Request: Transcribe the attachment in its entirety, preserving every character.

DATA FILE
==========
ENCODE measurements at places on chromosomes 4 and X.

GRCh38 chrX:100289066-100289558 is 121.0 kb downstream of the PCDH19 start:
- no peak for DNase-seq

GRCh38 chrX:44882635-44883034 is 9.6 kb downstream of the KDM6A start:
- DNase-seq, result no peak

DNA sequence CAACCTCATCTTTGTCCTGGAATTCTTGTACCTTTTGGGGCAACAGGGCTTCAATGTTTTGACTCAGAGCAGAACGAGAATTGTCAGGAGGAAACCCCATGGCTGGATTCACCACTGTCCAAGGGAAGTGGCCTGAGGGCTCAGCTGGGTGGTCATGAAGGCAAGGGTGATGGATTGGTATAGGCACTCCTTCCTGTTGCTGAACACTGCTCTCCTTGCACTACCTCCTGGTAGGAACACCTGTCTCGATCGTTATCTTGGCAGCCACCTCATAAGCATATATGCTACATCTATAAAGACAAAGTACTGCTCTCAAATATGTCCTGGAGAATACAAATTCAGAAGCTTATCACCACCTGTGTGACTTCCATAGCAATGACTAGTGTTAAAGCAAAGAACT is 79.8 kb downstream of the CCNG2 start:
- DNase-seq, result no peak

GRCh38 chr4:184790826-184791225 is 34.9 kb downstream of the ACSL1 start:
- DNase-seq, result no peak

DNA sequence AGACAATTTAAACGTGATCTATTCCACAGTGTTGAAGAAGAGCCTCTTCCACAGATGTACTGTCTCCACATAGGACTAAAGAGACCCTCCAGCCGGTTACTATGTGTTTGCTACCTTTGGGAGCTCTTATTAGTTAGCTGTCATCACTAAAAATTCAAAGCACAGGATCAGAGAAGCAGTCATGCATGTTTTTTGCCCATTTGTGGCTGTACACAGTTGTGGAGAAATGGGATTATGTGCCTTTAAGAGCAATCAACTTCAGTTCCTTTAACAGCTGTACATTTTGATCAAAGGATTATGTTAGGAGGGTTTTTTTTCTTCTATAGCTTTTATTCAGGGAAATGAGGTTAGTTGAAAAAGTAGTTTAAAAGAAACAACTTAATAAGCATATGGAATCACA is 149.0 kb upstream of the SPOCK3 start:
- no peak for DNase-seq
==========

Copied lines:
ENCODE measurements at places on chromosomes 4 and X.

GRCh38 chrX:100289066-100289558 is 121.0 kb downstream of the PCDH19 start:
- no peak for DNase-seq

GRCh38 chrX:44882635-44883034 is 9.6 kb downstream of the KDM6A start:
- DNase-seq, result no peak

DNA sequence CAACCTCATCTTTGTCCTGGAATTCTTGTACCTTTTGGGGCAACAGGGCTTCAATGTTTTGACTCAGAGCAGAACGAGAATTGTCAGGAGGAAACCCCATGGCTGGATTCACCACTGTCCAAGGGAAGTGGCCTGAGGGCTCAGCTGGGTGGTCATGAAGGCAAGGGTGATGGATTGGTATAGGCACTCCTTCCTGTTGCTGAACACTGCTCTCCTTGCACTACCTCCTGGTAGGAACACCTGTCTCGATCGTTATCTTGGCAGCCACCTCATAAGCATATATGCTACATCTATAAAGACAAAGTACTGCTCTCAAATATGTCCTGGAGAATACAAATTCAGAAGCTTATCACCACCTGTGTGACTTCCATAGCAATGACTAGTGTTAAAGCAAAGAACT is 79.8 kb downstream of the CCNG2 start:
- DNase-seq, result no peak

GRCh38 chr4:184790826-184791225 is 34.9 kb downstream of the ACSL1 start:
- DNase-seq, result no peak

DNA sequence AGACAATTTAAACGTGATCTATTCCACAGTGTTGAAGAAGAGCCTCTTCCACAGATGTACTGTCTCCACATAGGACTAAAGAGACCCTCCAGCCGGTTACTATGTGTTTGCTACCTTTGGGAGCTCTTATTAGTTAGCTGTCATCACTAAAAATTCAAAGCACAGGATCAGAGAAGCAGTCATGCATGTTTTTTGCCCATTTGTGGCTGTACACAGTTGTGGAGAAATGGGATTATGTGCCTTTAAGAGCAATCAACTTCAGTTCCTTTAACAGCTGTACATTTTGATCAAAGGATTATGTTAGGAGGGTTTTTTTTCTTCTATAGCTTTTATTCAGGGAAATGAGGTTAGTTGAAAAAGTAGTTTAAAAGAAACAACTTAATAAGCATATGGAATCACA is 149.0 kb upstream of the SPOCK3 start:
- no peak for DNase-seq